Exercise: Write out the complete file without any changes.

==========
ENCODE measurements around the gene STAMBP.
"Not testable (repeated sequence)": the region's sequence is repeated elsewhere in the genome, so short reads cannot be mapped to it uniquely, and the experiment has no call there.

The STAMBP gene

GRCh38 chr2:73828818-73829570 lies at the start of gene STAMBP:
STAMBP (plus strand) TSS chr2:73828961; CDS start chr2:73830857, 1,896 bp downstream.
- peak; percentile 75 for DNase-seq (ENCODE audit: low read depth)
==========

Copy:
ENCODE measurements around the gene STAMBP.
"Not testable (repeated sequence)": the region's sequence is repeated elsewhere in the genome, so short reads cannot be mapped to it uniquely, and the experiment has no call there.

The STAMBP gene

GRCh38 chr2:73828818-73829570 lies at the start of gene STAMBP:
STAMBP (plus strand) TSS chr2:73828961; CDS start chr2:73830857, 1,896 bp downstream.
- peak; percentile 75 for DNase-seq (ENCODE audit: low read depth)